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Why you should show pomegranates some love

Summer is the perfect time to load up with vitamins and tuck into nature's candies, says Lisa Salmon

Published 04/08/2016

Pomegranates are proof that you shouldn’t judge a fruit by its cover
Pomegranates are proof that you shouldn’t judge a fruit by its cover
Pomegranates are proof that you shouldn’t judge a fruit by its cover

Pomegranates are proof that you shouldn’t judge a fruit by its cover. They’re not the most appetising fruit in the bowl, and don’t even offer edible flesh - but they are packed with sweet seeds, which are extremely good for you.

In fact, they’re often hailed as one of the healthiest fruits around, which is why it’s been used as medicine for thousands of years.

“Pomegranates provide vitamin C, fibre and polyphenols — plant compounds which may be linked with reduced heart disease and cancer,” says dietician Dr Carrie Ruxton. “However, much of the evidence on pomegranates is in animals or small groups of people, so we still don’t know whether pomegranates really have clinical effects.

“But this is no reason to avoid eating them, as pomegranates are great on their own or sprinkled on a salad or breakfast cereal. They are naturally sweet too, and could help people to reduce their added sugar intake.”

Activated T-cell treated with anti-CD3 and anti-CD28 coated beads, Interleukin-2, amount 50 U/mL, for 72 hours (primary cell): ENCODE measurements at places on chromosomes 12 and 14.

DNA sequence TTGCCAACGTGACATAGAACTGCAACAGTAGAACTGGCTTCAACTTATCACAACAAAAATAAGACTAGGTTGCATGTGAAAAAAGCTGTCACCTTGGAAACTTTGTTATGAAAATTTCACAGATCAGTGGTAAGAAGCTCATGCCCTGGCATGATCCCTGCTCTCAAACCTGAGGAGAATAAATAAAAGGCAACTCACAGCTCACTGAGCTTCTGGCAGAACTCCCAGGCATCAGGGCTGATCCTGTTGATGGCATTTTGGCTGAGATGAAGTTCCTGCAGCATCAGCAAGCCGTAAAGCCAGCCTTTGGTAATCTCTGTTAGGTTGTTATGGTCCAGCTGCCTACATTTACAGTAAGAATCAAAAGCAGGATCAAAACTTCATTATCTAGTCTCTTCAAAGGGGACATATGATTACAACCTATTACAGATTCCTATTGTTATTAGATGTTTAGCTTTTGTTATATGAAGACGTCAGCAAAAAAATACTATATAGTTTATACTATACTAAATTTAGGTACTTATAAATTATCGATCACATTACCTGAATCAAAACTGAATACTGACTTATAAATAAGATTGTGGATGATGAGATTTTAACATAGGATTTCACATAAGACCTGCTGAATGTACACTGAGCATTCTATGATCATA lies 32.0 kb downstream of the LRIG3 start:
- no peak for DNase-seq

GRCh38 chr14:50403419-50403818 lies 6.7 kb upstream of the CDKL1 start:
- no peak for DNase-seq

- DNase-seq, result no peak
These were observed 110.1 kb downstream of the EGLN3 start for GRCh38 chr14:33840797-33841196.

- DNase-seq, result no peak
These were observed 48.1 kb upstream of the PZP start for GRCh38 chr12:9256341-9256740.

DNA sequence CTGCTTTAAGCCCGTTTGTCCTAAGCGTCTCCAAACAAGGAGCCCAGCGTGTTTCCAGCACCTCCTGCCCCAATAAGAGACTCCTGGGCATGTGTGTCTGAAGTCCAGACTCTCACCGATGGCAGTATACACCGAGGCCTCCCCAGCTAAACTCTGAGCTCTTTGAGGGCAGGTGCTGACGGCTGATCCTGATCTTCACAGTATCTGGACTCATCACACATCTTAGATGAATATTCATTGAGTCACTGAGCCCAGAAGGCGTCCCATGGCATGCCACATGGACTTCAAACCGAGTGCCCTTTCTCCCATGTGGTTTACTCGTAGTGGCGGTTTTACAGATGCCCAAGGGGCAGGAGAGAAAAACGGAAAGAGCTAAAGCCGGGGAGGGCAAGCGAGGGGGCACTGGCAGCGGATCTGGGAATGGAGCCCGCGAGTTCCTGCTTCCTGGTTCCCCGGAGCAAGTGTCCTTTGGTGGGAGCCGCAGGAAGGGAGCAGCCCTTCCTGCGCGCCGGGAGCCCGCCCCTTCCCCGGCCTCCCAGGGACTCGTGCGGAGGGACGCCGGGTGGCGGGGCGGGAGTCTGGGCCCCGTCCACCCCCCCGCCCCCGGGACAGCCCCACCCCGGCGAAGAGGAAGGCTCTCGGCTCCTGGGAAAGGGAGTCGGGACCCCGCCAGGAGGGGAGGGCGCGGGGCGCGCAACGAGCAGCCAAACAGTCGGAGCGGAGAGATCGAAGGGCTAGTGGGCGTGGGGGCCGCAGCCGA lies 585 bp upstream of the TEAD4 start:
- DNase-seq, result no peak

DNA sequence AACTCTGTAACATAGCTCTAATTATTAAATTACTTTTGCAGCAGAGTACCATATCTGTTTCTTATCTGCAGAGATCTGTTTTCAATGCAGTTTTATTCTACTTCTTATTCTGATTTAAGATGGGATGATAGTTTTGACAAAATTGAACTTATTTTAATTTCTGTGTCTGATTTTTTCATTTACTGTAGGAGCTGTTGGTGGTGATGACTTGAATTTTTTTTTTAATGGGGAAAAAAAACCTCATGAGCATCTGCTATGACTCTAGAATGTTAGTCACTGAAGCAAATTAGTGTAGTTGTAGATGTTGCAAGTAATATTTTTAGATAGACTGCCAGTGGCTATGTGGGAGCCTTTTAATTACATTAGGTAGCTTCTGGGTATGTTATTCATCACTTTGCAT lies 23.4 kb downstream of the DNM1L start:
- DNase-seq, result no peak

Here are 12 reasons to include pomegranate in your diet ...

1. There are around 600 seeds, or arils, in one pomegranate, and they’re packed with vitamin C — the seeds from just one fruit provide about 40% of your daily vitamin C requirement.

2. Pomegranates are also full of fibre, protein, vitamins K, folate and potassium.

3. The fruit — classed as a berry — is rich in the phenol antioxidant ellagic acid, which is thought to have anti-cancer properties, although these have not yet been proven.

4. The polyphenols found in pomegranate extract have been found to reduce inflammation, which can help lower the risk of many chronic diseases including Alzheimer’s, arthritis, Type 2 diabetes and heart disease.

5. Pomegranate’s anti-inflammatory agents are also thought to help the skin resist cell damage caused by UVA and UVB rays.

6. Flavonols found in pomegranates are thought to help block the inflammation that contributes to the destruction of cartilage.

7. A study by the University of Auvergne in France last year found pomegranate strengthened bones and helped prevent osteoporosis — although the study was only done on mice.

8. Drinking a daily glass of pomegranate juice significantly slowed the progress of prostate cancer for men in whom the disease recurred, according to a 2006 University of California study.

9. Evidence suggests that drinking pomegranate juice daily may help lower blood pressure.

10. A 2004 Israeli study on patients with narrowing of the arteries found a daily glass of pomegranate juice over three years reduced the damage caused by cholesterol in the artery by almost half, and also cut cholesterol build-up.

11. A 2005 American study on patients with coronary heart disease found a daily glass of pomegranate juice over three months resulted in improved blood flow to the heart and a lower risk of heart attack.

12. Studies suggest drinking pomegranate juice every day helps improve performance in learning and memory tasks.

Belfast Telegraph

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